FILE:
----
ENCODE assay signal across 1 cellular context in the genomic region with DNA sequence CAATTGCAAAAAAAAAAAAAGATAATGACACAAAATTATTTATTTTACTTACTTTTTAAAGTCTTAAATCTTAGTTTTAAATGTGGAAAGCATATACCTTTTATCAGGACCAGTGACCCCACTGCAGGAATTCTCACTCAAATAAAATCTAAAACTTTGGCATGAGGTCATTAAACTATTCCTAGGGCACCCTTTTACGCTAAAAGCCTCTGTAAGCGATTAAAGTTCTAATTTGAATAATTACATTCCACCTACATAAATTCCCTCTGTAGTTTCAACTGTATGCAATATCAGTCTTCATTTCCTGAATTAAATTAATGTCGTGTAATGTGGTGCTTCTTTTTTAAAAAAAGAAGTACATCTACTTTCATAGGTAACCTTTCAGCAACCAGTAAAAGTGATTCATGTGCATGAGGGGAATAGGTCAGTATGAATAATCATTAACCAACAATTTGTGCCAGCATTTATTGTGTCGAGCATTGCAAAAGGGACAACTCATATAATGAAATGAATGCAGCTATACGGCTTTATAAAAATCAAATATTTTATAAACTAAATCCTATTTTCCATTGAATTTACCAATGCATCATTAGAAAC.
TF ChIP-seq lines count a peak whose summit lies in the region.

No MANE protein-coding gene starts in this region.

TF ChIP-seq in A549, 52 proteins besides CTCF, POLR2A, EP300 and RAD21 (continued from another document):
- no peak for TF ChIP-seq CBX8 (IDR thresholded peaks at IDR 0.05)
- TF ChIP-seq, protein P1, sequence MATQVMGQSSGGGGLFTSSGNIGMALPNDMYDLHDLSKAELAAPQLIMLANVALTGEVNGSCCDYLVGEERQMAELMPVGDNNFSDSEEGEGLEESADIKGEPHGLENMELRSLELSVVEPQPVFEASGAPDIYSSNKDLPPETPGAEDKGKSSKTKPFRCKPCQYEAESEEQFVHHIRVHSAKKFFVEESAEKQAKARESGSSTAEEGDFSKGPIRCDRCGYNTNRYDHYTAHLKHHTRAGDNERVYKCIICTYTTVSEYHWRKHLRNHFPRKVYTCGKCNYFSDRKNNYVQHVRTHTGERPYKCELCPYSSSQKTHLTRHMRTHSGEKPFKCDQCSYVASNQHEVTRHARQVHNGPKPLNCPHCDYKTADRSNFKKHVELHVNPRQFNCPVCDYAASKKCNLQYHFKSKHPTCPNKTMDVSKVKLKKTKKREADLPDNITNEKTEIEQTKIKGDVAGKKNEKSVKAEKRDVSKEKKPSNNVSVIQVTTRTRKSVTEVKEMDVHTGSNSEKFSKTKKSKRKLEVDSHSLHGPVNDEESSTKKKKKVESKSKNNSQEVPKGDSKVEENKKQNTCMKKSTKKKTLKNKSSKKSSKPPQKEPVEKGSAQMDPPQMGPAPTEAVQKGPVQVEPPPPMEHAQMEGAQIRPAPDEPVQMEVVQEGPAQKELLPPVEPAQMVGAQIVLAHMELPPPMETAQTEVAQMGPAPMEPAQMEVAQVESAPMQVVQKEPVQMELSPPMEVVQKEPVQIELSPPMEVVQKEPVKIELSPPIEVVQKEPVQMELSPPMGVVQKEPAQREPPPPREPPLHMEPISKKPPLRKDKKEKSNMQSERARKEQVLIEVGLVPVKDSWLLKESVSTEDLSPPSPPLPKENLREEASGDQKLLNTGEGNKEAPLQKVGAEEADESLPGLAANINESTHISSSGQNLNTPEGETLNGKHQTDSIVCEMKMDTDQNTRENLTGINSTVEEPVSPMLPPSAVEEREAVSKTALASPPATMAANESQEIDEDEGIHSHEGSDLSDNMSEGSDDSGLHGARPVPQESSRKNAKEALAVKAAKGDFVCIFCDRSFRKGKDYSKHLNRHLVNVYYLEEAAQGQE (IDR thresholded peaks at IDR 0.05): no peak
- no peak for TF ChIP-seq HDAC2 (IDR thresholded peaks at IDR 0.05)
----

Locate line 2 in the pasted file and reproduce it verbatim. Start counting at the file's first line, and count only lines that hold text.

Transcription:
TF ChIP-seq lines count a peak whose summit lies in the region.